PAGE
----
The UK government’s spending plans on tackling climate change “don’t add up” to its ambitions, the World Wildlife Fund (WWF) has warned.
Isabella O’Dowd, the environmental charity’s head of climate change, said on Wednesday that ministers must “close the gap” between their climate ambitions and the policies set out in this year’s Budget.
It comes as a landmark report from the International Panel on Climate Change (IPCC) revealed on Monday that the world is set to hit the 1.5C global warming limit within the next 20 years.
“With nature in freefall and the climate in crisis, the clock is ticking for the planet, as the latest IPCC reports makes clear,” Ms O’Dowd said.
“It’s not yet too late to prevent global warming from rising above 1.5C – it is in our hands,” she added. “But to do that, the UK government must play its part by keeping every climate promise it has made.”
Ms O’Dowd went on to warn that the latest Budget “simply doesn’t add up to the cleaner, greener future we all want to see”.
“To turn things around, ministers must close the gap between their climate commitments and their spending plans, by adopting a net zero test for all government spending ahead of the UK-hosted COP26 climate summit in November,” she said.
A new Budget tagging tool being developed by WWF has also found that the government is not delivering on its climate promises, such as cutting emissions by 78% by 2035 and to zero overall by mid-century.
Figures from the new tool, which is designed to assess if financial flows are consistent with reaching the “net zero” goal by 2050, show that new climate tackling policies and announcements in the March Budget equate to only £145m.
The government’s climate advisers have estimated an investment of 1% of GDP a year from the public and private sector would deliver the transition to net zero.
But WWF’s tool found the policies announced in 2021 were worth just 0.01%.
Meanwhile, measures in the Budget that could push up emissions equate to £40bn, the tool suggests.
These policies include the freeze on fuel duty and the “super deduction” for capital allowances that could support polluting investments.Sicily reports 48.8C in what would be Europe’s highest-ever temperature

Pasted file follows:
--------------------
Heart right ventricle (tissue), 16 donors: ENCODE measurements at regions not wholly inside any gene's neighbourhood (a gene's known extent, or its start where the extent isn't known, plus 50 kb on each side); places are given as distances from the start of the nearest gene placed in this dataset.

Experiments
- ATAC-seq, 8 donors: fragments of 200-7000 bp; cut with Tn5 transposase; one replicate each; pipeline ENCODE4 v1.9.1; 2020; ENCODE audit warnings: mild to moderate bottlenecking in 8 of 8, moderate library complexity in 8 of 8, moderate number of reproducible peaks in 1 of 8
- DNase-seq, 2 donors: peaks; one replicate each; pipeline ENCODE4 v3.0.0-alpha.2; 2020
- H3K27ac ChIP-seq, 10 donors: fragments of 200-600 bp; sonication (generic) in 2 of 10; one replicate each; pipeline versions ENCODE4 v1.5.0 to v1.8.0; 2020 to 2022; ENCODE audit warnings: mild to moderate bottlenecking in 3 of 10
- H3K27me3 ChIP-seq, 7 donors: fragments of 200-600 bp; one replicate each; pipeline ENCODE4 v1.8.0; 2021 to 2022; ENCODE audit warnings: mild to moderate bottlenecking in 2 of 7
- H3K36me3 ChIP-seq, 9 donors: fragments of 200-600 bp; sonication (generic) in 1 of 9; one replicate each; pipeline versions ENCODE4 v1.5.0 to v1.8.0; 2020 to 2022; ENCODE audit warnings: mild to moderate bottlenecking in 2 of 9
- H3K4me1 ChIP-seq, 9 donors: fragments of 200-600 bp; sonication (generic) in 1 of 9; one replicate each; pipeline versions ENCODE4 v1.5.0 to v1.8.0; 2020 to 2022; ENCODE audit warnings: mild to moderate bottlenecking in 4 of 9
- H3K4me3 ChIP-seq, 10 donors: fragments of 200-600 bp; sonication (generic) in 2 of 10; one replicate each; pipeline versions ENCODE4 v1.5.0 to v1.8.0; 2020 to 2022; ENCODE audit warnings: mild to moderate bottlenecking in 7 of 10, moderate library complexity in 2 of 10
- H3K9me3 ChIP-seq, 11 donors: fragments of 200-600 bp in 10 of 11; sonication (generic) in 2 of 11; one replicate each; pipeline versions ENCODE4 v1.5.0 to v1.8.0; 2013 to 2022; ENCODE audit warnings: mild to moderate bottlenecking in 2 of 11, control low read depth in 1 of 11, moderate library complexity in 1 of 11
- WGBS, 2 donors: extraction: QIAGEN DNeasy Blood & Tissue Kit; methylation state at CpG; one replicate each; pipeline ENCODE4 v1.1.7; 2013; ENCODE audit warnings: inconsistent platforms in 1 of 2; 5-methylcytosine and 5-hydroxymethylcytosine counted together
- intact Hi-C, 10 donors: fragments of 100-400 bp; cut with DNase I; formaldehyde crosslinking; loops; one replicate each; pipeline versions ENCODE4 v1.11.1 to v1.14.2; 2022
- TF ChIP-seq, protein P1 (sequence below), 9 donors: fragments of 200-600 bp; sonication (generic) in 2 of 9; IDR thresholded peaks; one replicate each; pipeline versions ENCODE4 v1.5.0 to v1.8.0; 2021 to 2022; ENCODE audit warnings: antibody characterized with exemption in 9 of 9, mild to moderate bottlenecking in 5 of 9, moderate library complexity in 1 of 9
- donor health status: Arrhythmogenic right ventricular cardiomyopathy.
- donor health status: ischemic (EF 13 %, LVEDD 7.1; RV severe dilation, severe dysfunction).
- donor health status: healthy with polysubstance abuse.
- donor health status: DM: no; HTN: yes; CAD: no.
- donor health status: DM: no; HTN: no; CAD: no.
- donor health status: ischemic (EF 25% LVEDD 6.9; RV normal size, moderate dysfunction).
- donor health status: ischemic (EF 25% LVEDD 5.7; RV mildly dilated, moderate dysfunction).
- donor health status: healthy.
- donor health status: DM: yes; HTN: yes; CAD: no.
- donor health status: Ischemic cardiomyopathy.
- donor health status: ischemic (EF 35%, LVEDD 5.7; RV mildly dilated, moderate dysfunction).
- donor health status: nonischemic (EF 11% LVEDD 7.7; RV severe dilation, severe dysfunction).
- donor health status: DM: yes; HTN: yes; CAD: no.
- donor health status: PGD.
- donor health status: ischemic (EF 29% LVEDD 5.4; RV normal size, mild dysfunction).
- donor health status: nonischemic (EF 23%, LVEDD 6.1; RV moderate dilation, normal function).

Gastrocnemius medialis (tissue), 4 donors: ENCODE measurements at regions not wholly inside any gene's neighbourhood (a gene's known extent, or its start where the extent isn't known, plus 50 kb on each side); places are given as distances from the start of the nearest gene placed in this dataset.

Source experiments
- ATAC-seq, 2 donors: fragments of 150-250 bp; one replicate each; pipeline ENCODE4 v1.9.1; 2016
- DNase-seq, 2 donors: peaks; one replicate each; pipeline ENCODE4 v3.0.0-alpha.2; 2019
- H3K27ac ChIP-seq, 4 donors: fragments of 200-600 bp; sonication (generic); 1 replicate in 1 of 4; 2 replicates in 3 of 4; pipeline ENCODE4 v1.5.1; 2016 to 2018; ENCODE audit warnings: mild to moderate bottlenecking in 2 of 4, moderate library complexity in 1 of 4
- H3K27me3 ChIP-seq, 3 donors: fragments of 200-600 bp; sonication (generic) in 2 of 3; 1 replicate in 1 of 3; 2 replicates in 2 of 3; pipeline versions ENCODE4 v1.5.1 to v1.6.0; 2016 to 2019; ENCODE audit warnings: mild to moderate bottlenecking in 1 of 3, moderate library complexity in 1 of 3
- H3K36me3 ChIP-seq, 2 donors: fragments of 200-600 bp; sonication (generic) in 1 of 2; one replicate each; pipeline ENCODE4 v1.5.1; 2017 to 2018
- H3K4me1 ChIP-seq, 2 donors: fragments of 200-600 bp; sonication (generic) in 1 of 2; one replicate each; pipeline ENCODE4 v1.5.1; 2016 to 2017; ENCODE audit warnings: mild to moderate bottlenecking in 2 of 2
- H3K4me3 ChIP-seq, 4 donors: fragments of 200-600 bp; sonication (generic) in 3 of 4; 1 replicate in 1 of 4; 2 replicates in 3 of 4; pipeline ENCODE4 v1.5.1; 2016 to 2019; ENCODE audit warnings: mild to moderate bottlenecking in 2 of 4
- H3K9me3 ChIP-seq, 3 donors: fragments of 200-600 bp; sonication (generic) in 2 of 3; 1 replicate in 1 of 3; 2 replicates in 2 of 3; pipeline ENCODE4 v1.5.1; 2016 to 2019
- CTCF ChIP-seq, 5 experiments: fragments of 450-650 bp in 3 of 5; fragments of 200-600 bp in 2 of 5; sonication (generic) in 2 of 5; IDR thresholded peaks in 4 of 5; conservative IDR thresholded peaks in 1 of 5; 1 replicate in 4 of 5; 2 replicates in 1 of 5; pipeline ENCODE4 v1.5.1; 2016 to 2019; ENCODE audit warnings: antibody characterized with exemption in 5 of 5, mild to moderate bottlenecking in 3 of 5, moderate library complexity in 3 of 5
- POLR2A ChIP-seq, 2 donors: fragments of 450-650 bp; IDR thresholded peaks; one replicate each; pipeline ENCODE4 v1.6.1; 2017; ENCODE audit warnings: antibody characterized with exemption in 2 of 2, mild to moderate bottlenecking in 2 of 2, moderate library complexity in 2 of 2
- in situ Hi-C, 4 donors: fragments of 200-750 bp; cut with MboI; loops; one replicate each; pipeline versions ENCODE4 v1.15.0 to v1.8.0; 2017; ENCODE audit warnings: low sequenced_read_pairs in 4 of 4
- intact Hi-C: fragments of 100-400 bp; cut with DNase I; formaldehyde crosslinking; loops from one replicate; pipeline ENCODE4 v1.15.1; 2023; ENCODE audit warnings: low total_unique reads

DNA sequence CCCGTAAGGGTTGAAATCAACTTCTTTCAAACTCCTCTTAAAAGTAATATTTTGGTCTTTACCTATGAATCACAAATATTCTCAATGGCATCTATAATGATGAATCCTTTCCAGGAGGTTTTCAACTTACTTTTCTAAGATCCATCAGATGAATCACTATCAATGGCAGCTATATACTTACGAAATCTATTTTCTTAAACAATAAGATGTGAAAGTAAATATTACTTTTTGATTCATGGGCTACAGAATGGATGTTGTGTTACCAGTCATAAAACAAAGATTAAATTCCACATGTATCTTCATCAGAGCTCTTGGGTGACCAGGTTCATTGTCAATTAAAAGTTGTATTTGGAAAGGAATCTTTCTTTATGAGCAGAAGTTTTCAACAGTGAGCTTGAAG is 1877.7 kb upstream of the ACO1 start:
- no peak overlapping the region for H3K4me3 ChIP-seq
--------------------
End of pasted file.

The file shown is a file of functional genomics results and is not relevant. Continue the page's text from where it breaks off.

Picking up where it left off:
A government spokesperson said the analysis failed to recognise the £12bn already pledged at the recent spending review in support of its 10-point plan to drive a green industrial revolution in areas including greener buildings, transport and offshore wind.
“The Budget built on that with further funding allocations and ambitious plans on green finance and the UK Infrastructure Bank which will help finance green projects across the UK,” the spokesperson said.
The analysis comes after the United Nations’s IPCC report warned humans were “unequivocally” driving global warming, with devastating climate-related heatwaves, floods and fires already being felt.
Meanwhile, the UK government is due to publish its strategy for this in autumn before it hosts the crucial COP26 world summit aimed at driving action on climate change.
But a growing row within the Conservative Party concerns how to pay for moves towards net zero such as shifting to electric cars and replacing gas boilers in homes with green heating.
WWF warns that delaying investment in a greener economy by 10 years would double the amount of money needed.
It also argued that introducing a “net zero test” to make sure all spending was in line with the move to a clean, decarbonised economy would unlock an estimated £90bn in annual benefits.
Polling by YouGov for WWF also revealed that two thirds of people (68%) are not confident the government will meet its commitments on climate change.
Clear majorities thought ministers should provide funding to cover some or all of the costs to make homes greener, such as installing heat pumps, with nearly half thinking all the costs should be met for those on low incomes.
By Rebecca Speare-Cole
This article was originally shared by Sky News.